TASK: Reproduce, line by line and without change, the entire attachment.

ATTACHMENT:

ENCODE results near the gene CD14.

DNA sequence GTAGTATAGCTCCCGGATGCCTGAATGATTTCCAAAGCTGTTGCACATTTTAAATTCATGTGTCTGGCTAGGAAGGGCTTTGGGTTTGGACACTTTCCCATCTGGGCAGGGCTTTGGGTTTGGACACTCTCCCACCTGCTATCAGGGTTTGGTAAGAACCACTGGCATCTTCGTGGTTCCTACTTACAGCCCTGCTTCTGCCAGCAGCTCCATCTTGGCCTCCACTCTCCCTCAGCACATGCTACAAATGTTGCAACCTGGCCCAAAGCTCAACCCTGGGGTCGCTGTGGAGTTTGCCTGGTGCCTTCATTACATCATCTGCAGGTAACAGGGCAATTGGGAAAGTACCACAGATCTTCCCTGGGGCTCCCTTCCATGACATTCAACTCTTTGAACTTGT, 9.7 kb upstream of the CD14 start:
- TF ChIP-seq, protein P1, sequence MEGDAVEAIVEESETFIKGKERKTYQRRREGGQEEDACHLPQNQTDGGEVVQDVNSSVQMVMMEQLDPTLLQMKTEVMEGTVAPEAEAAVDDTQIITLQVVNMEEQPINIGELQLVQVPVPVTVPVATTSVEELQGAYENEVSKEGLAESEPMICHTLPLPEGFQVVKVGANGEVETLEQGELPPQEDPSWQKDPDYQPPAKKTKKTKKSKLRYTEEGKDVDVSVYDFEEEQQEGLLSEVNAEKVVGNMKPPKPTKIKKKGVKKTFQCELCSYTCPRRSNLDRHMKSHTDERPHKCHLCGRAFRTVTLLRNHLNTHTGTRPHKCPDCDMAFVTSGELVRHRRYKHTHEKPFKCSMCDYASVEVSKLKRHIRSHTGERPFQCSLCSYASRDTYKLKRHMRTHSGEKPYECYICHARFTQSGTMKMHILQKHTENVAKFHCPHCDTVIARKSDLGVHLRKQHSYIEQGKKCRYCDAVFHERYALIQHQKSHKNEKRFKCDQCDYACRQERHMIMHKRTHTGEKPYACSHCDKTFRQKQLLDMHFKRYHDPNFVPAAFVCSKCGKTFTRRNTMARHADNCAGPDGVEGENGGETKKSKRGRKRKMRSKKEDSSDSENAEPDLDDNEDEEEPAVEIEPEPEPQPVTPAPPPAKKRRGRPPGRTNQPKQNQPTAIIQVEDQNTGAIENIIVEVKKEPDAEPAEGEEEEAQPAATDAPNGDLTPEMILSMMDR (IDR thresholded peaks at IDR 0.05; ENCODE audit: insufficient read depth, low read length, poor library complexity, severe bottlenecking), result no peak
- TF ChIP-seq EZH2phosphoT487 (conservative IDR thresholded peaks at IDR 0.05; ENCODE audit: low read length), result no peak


ENCODE results near the gene CD14.

DNA sequence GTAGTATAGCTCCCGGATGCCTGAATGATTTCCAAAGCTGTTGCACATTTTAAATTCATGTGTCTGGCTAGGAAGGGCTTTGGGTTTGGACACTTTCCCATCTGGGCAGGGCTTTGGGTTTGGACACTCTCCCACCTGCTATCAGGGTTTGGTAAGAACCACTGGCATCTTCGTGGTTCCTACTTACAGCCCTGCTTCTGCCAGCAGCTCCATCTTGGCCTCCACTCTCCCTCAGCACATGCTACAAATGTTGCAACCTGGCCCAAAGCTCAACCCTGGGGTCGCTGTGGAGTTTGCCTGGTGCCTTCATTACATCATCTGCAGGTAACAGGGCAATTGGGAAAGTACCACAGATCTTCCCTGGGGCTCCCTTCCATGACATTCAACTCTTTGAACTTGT, 9.7 kb upstream of the CD14 start:
- TF ChIP-seq, protein P1, sequence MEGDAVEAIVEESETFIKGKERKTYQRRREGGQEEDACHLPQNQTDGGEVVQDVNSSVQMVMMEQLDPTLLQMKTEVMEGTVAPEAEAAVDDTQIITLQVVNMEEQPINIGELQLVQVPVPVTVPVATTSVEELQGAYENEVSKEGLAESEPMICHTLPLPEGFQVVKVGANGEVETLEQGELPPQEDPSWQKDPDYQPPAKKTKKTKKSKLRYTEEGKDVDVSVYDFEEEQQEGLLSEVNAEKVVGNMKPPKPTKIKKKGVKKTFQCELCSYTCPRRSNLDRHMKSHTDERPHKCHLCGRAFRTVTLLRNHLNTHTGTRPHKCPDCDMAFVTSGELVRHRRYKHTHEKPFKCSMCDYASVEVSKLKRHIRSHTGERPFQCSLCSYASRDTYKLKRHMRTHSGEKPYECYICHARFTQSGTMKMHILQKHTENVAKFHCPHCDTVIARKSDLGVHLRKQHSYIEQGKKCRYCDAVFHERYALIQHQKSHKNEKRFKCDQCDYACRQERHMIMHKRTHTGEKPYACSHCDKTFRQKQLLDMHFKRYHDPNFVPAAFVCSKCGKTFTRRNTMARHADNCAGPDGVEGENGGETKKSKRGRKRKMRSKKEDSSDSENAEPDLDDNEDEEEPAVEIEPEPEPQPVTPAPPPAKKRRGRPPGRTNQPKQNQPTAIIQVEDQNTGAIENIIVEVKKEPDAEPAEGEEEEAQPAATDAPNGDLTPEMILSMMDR (IDR thresholded peaks at IDR 0.05; ENCODE audit: insufficient read depth, low read length, poor library complexity, severe bottlenecking), result no peak
- TF ChIP-seq EZH2phosphoT487 (conservative IDR thresholded peaks at IDR 0.05; ENCODE audit: low read length), result no peak